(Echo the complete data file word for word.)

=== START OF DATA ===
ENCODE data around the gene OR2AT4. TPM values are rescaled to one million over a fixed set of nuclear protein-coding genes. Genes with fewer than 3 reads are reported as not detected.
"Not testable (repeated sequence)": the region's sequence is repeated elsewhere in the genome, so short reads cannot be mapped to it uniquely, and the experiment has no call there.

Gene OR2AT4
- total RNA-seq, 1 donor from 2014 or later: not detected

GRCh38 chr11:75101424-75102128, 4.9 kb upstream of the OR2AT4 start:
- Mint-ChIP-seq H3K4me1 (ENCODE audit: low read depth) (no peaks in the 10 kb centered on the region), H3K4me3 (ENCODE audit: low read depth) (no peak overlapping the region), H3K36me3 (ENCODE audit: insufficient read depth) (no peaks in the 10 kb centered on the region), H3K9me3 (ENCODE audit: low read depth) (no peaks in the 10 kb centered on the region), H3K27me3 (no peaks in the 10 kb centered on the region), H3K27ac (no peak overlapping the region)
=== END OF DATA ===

ENCODE data around the gene OR2AT4. TPM values are rescaled to one million over a fixed set of nuclear protein-coding genes. Genes with fewer than 3 reads are reported as not detected.
"Not testable (repeated sequence)": the region's sequence is repeated elsewhere in the genome, so short reads cannot be mapped to it uniquely, and the experiment has no call there.

Gene OR2AT4
- total RNA-seq, 1 donor from 2014 or later: not detected

GRCh38 chr11:75101424-75102128, 4.9 kb upstream of the OR2AT4 start:
- Mint-ChIP-seq H3K4me1 (ENCODE audit: low read depth) (no peaks in the 10 kb centered on the region), H3K4me3 (ENCODE audit: low read depth) (no peak overlapping the region), H3K36me3 (ENCODE audit: insufficient read depth) (no peaks in the 10 kb centered on the region), H3K9me3 (ENCODE audit: low read depth) (no peaks in the 10 kb centered on the region), H3K27me3 (no peaks in the 10 kb centered on the region), H3K27ac (no peak overlapping the region)